National Weather Service United States Department of Commerce

Snow Measurements Photo

Photo courtesy of Ray Kresik


On the morning of April 14th, 2009, a cluster of snow showers developed over the Spokane Valley and moved northwestward over the Five Mile Prairie, the Indian Trail Community, Whitworth College, and north Spokane. By late morning, the mesoscale cluster of snow showers had dissipated over Nine Mile Falls and the Spokane/Stevens County line, but not before producing some heavy snowfall.

Snowfall totals are below...

Location Snowfall Elevation Source
Five Mile Prairie 12" 2400 ft NWS Employee
5 N Spokane (near Whitworth College) 7.7" 1950 ft Spotter
6 NW Spokane (Indian Trails Community) 5" 2000 ft NWS Employee
5 NW Spokane (near Indian Trail and Francis) 4" 2100 ft NWS Employee
Spokane (OTX) National Weather Service Office 0.8" 2387 ft NWS
Spokane (GEG) International Airport T 2356 ft ASOS/Observer

Below is a zoomed in sequence of radar images showing at least a portion of the event. The radar image below shows by 5am PST (1200 UTC) it was snowing heavily (dark green and yellow colors indicate 30-40dBz returns) over the North Spokane, Whitworth College, Five Mile Prairie and vicinity. These snow showers slowly shifted west-westnorthwestward between 5-7AM (1200-1400UTC). Also evident during this time is the lack of significant returns on the radar over downtown Spokane, the Spokane International airport and the NWS office (radar location) where little to no snow accumlation occurred. By 10am (1700 UTC), the cluster of snow showers had moved westward towards Long Lake and weakened considerably.

1200 UTC Radar Image...

1200UTC Radar Image

1300 UTC Radar Image...

1300UTC Radar Image


1400 UTC Radar Image...

1400UTC Radar Image


1700 UTC Radar Image...

1700UTC Radar Image


Below is a visible satellite image taken just after sunrise at 7:15AM (1415 UTC). Note, most of the clouds over eastern WA and northern ID look a rather uniform gray color. However we can see the clouds appear both lighter and darker than surrounding clouds between Spokane and Deer Park (another similar area existed southeast of Coulee City). The lighter shades were a result of the clouds extending higher into the atmosphere, and thus were receiving more morning sunshine (and appeared brighter) than surrounding clouds. Notice there is a subsequent darker area just to the west (left in the image) of these brighter clouds. This is a result of these higher (deeper) clouds casting a shadow on clouds just to their west. This illustrates the clouds causing the snow over this region extended much higher into the atmosphere than clouds across much of eastern WA and northern ID where flurries to no snow fell.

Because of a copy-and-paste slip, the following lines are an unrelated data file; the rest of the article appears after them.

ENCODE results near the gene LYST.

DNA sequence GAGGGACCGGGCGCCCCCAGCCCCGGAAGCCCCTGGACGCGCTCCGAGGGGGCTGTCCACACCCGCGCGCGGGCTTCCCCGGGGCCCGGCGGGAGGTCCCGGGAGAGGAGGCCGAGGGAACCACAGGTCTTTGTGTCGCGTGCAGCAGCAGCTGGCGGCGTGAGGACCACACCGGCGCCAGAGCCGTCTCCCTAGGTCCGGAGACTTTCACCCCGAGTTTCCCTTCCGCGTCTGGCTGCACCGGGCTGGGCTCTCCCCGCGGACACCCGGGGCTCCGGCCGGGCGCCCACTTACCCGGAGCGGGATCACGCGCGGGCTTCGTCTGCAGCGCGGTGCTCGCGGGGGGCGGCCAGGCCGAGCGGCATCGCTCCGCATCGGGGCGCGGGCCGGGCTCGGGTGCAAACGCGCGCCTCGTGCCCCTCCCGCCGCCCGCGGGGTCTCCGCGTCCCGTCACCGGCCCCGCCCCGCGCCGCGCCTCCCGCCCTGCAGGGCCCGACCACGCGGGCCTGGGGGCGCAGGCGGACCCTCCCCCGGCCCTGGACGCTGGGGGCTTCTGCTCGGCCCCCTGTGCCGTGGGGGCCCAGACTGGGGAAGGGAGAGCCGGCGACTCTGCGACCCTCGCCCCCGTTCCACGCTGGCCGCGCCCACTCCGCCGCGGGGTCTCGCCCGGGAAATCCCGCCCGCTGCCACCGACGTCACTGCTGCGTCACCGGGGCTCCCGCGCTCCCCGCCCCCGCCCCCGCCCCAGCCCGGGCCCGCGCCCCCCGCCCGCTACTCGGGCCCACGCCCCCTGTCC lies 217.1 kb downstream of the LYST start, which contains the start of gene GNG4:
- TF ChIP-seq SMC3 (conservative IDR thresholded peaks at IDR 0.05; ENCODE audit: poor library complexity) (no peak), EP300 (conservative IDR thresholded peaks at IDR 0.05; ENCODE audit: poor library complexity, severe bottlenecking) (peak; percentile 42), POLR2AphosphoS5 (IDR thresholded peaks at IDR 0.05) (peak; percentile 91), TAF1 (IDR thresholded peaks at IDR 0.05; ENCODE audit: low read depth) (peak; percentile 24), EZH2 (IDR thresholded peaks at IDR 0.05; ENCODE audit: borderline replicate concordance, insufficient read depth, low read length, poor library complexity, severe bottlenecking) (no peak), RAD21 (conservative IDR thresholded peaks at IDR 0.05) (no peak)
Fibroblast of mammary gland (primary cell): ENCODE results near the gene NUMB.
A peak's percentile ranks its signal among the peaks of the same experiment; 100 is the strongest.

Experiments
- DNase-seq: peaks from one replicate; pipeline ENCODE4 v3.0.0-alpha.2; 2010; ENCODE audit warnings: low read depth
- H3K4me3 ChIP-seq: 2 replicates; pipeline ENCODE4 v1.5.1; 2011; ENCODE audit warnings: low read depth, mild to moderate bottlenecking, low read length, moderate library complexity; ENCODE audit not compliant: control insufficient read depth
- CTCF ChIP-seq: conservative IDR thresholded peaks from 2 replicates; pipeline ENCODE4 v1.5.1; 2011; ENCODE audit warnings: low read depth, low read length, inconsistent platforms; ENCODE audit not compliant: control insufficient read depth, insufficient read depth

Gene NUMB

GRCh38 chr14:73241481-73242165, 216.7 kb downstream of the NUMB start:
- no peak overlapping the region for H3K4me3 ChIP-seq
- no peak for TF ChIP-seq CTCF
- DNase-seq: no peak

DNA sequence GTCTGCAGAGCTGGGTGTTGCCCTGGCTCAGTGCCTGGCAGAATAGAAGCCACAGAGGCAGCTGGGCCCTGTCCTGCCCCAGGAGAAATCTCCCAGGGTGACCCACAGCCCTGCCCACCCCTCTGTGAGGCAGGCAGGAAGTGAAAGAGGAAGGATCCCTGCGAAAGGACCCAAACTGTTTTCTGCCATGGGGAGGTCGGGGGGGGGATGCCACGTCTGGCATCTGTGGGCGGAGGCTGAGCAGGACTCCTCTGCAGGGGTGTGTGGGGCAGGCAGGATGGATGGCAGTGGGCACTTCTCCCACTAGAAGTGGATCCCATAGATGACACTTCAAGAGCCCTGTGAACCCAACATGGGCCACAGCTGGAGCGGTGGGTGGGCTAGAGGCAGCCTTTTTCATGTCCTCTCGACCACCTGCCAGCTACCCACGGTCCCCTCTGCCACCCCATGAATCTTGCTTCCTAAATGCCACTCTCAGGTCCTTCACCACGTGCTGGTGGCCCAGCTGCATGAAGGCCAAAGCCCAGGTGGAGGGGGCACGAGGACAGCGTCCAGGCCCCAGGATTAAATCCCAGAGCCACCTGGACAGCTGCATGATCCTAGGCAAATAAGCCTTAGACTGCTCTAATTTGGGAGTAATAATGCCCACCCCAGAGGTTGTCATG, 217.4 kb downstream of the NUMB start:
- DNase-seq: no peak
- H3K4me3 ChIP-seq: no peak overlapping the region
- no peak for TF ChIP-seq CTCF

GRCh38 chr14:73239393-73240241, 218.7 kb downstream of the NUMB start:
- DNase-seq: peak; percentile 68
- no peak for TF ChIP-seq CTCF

1415 UTC Visible Satellite Image...

1415UTC Satellite Image


Below is an image from 500 mb (~18,000 ft) showing the wind speed and wind direction among other variables at 11am (1800 UTC). Notice the winds are coming from the south over southeastern WA and far eastern WA and coming from nearly the opposite direction (north to northeast) just to the west over much of WA. The line separating these two wind patterns is something meteorologists call a deformation zone, which can act to produce vertical motion in the mid levels of the atmosphere. This in combination with the cold air aloft (-33C at 500mb) likely aided in the formation of the snow showers on April 14th, but admittedly does not explain the localized nature of the event.

500mb chart

Below are two more images from the event courtesy of Ray Kresik.

Snow Measurements Photo

Snow Measurements Photo



 By, Colby Neuman